“Mickey to Mickey”: Marketing Lessons from Disney World

I recently took a family trip to Disney World, and my experience as an adult was very different from what my nine-year-old self remembers from my first visit there. And it wasn’t just different because I was seeing the park through adult eyes. It was different because of one element that persisted during our visit: “Mickey to Mickey.”

What is “Mickey to Mickey”? It’s the simple direction for using the very complex, very “magical” Disney MagicBands.

MagicBands are the wearable wristband wonders created by Disney to cover virtually every possible experience during your Disney World trip. The bands give entrance to the park, serve as hotel room keys, allow riders onto Space Mountain, are an accepted form of payment – and that’s just naming a few of their capabilities. To use them, you simply need to hold the Mickey image on your wrist to the Mickey image on various access points across the park and resorts – “Mickey to Mickey” as all of the Disney employees would say. The bands also include long-range radio sensors that transmit signals to other sensors stationed around the Disney compound.

Experiencing these wristbands first-hand is impressive, and after my trip I dug into the background on how they were created and how Disney is using them. Here are a few lessons I learned:

Change is overwhelming in any business – especially technology-driven change.

Disney holds the story of the MagicBands creation close to the vest, but there is one deep dive account in Wired that provides some detail (and is very much worth the read). What’s clear from this article is that even within Disney – a company known for imagination, creativity, and breaking boundaries – the prospect and reality of creating the Magic Bands was overwhelming for its employees, arguably some of the brightest people in the world. But the investment in MagicBands is already paying off for Disney, and the potential for how they stand to benefit is remarkable.

This immediately brought to mind parallels with implementing marketing technology like a customer data platform – it sounds great, but can leave marketers with a sense of “where do I even start, and how could I ever get there?” But as the story of the Magic Bands teach us, any technology-driven change is going to be hard for an organization. However, when the change promises to improve your business in such a substantial way, it can’t be ignored.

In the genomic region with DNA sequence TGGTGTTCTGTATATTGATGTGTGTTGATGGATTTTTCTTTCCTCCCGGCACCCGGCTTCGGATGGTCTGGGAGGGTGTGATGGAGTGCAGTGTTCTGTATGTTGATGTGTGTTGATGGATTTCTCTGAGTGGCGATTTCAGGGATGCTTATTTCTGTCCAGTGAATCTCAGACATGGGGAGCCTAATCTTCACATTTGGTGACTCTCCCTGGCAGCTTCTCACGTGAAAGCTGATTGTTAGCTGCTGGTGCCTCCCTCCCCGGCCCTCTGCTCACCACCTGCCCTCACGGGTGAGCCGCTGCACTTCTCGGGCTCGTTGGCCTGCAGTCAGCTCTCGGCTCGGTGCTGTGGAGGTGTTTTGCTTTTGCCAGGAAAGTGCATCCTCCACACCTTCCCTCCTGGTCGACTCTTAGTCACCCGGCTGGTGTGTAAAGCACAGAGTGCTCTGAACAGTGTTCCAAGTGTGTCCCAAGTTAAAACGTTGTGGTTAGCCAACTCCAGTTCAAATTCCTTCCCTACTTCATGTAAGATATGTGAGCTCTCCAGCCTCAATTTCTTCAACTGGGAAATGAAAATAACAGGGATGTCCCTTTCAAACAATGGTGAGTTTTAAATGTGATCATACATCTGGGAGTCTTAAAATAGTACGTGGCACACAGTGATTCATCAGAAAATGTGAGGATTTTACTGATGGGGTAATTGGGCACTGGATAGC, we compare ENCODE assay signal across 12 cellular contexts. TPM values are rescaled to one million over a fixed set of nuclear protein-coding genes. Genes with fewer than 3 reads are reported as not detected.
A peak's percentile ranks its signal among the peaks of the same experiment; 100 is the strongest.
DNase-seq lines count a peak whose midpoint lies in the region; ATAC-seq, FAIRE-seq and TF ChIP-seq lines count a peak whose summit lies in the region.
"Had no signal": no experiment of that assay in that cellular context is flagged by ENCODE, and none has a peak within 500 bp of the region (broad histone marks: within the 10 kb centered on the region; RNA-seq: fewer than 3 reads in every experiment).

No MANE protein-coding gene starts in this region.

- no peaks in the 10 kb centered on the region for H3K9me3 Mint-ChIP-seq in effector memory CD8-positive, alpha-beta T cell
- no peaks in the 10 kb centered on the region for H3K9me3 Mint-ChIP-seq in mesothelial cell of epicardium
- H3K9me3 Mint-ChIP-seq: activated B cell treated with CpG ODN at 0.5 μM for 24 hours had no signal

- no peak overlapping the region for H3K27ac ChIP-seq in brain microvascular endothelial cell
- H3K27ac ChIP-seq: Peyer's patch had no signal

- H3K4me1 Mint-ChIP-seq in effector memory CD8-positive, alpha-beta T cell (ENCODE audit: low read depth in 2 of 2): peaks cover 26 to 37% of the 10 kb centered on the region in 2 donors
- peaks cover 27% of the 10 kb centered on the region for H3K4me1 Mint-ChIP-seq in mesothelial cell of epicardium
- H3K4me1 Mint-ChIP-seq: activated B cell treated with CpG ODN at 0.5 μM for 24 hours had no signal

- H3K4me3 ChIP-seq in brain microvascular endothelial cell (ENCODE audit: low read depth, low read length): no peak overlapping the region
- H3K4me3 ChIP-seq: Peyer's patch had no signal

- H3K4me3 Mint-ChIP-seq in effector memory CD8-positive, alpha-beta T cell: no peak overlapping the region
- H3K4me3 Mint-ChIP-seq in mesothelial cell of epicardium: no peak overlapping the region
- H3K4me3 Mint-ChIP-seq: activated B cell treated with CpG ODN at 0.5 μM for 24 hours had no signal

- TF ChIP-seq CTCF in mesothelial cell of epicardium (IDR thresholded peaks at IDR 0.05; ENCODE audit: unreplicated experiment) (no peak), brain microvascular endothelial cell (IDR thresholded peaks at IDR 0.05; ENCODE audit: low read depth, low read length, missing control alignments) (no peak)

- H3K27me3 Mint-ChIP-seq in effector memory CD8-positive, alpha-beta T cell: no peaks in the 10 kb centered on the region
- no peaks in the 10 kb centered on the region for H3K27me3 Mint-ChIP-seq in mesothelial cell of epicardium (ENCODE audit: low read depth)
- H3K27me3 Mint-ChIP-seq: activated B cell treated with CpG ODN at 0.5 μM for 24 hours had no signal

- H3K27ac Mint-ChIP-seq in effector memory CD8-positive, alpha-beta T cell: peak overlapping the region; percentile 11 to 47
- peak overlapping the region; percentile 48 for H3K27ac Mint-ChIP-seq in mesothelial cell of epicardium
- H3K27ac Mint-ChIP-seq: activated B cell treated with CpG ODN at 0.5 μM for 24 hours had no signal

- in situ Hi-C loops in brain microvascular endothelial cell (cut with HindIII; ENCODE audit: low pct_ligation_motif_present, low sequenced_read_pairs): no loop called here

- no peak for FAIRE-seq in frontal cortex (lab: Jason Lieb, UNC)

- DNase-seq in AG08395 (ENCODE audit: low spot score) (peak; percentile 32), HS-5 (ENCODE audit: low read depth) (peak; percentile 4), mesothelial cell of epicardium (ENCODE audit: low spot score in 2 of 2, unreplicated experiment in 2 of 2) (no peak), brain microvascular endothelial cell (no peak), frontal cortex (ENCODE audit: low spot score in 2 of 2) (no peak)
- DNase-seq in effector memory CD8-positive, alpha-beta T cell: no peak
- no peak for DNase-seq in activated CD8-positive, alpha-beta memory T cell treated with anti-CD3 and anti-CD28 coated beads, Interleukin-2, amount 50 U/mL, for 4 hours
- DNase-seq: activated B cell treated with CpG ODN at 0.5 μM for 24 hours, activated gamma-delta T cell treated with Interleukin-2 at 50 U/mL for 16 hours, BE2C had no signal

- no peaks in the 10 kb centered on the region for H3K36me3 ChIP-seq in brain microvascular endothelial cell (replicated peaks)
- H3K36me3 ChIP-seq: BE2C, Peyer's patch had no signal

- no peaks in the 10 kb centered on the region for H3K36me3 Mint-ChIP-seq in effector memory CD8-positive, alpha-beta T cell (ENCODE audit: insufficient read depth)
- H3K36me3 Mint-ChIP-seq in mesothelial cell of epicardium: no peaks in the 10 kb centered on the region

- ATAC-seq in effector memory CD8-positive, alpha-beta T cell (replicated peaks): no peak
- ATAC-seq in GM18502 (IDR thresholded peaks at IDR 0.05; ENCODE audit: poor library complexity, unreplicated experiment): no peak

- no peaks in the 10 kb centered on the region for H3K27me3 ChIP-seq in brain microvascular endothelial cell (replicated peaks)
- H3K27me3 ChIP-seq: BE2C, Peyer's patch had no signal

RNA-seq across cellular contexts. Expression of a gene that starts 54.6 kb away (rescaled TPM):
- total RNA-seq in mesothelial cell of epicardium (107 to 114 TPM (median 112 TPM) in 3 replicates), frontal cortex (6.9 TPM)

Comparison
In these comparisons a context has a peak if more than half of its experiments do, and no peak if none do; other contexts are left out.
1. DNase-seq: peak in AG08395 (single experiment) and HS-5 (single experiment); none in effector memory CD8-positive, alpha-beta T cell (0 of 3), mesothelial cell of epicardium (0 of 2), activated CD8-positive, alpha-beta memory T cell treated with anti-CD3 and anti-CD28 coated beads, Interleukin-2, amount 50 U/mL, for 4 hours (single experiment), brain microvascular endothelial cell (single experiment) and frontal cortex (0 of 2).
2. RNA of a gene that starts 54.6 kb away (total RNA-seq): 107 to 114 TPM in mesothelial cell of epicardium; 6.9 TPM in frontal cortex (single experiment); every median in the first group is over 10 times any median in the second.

Consider every detail.

At one point in my trip, one of the kids in our group said: “Cool! I can take this gray part off of my band and make it small enough to fit my wrist.” I thought that it must’ve been a design flaw – Disney tried to cut costs with cheap plastic that came apart easily. After researching the MagicBands I found out quickly how naïve I’d been. The bands’ tear-away design is meant to do just that – tear away depending on the size the wearer needs it to be. This design took six months to perfect so it would be easy to tear but durable enough not to come apart on accident.

Even more interesting is that the design is meant to reinforce two of Disney’s key values: equality and openness. Everyone can wear a MagicBand no matter their size, meaning everyone is welcome at Disney no matter who they are. And it works – everyone in our group wore their bands with ease, almost to the point that we forgot they were even on our wrists. The level of detail that went into the band’s design is a good reminder that every single detail and every single touchpoint in a customer’s journey needs to be addressed, no matter how seemingly small those details are.

There’s value in understanding your customers even beyond delivering better experiences.

There’s no question that the MagicBands improved our Disney vacation experience. Using the bands meant less friction in the entire experience – we didn’t have to worry about carrying tickets and hotel room keys and credit cards and Fast Passes. They were all right there on our wrists, just a “Mickey to Mickey” away.

But what about those sensors stationed throughout the park and resorts that weren’t directly tied to the transactions I just mentioned? This is where the MagicBands story gets even more interesting. Disney can use all of that transaction data combined with data on how guests travel through the park to understand the customer journey in a way they never could have otherwise. The company is using this data to understand where they might need to put more food stations, when someone stands in line for a ride too long, or how long visitors spend at each park. This information is helping Disney improve the customer experience and delight their guests even more.

Not every company is Disney, but there’s a lot of marketing inspiration to be gained from an ambitious effort like the MagicBands. What’s the “Mickey to Mickey” moment that your brand can create?

Originally published April 30, 2015

Kari Brownsberger

Senior Director, Integrated Communications

Kari Brownsberger is the former Senior Director, Integrated Communications at Signal. Prior to Signal, Kari worked in the PR agency world, specializing in marketing technology. She is a graduate of Loyola University Chicago and originally from Ohio.

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